SECOND: When the Indians struck for two runs in the bottom of the first inning to pull the game into a 2-2 tie, it seemed like we were in store for a tightly-contested battle. Instead, the Royals pounded out five runs in the second and killed the energy on Cleveland’s  side in the process.

“That had to be the most boring game I’ve ever been a part of,” Acta said. “Everything happened in the first two innings. It was just pathetic. The second inning just pretty much sucked the energy out of everybody. It was a deep hole and we couldn’t get out of it.”

THIRD: The Indians managed just one hit in their final 21 trips to the plate and dropped to 4-10 against left-handed starters this season. Lefty Will Smith gave up two runs in the first inning and was shaky to the point that Kansas City had a reliever warming up in the bullpen.

But then the Tribe’s offense went flat and Smith collected his first Major League win.

“Offensively, we also had our chance in the first inning,” Acta said. “They already had a guy warming up, getting ready to come into the game. We let the kid Smith off the hook. After that, he was pretty good.”

HOME: In the second inning, Humberto Quintero chopped a pitch to Indians first baseman Jose Lopez with runners on second and third base with one out. Lopez gloved the ball and threw to home plate in an effort to nab Eric Hosmer. Catcher Luke Carlin caught the relay in front of the plate, but it was ruled that Hosmer slid in safely before being tagged.

Carlin was asked if he felt in hindsight that he could’ve blocked the plate better.

“I’ll have to look at the video,” Carlin said. “I thought that I was standing just in front of it. I took it away att he last second. I tagged him on the head. [The home-plate ump] said he got in there behind me, but I couldn’t see it because my head was turned the other way. It was a close play either way. He had the best view, so I can’t argue with that.”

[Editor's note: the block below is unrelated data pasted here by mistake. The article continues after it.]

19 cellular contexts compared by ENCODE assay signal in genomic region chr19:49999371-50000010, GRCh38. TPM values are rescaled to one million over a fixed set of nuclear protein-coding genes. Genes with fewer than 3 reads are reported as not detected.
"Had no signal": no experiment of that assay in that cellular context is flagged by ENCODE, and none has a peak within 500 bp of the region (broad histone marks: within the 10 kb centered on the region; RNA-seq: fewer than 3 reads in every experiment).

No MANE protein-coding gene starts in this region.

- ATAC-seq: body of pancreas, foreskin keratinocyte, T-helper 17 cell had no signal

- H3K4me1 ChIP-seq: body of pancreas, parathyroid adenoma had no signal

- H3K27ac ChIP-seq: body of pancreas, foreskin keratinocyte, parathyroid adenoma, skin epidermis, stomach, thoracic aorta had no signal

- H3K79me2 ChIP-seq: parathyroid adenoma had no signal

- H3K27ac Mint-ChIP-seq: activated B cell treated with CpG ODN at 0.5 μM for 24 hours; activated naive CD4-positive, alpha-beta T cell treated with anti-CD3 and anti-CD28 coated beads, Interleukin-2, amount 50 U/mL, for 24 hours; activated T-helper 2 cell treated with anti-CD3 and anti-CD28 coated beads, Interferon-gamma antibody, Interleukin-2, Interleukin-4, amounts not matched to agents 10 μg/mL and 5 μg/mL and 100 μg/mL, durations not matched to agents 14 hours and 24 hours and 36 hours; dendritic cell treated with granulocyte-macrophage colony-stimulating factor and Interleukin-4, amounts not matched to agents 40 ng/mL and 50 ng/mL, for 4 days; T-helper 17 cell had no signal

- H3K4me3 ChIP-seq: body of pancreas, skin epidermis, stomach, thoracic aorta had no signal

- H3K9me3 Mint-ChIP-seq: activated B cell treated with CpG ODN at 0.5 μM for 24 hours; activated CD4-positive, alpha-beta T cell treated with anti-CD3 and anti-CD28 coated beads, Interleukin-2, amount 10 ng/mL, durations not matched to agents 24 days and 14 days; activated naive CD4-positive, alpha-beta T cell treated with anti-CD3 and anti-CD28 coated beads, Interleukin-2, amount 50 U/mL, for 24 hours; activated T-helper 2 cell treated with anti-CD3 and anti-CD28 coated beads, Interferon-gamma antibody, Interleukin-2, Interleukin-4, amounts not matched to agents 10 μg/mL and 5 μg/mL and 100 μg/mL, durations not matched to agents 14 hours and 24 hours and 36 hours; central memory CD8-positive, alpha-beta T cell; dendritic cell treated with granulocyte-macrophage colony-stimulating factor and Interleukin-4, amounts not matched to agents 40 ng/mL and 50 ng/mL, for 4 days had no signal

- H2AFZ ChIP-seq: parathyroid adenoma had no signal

Carlin did achieve a unique feat in the loss.

The catcher went 0-for-4, but he reached base via an error three times. Carlin became only the second Indians player since 1960 to have at least three ROE’s in a single game. The last player to do so was Walt Williams on Sept. 11, 1973 (also three times in an 0-for-4 showing). The last big leaguer to reach three times via ROEs in one game was Braves catcher Brian McCann on Sept. 2, 2009.

On deck:

Royals (20-28) at Indians (27-22)
at 12:05 p.m. ET on Wednesday at Progressive Field



We scored 5 runs? I like this time machine version of the game far more.

I don’t have anything that goes with babasll season for me (probably because I don’t really watch baseball or any other sport that much eithor) but my uncle loves baseball and last year, a big game for the Twins (my home team) near the end of the season, my General Psychology class had on the game (mostl during breaks)on the projection, watching little dots run around the bases. The teacher even had it one a little while lecturing. I can still remember at one of the breaks how everyone was cheering the Twins as they made their winning run home. It was very funny.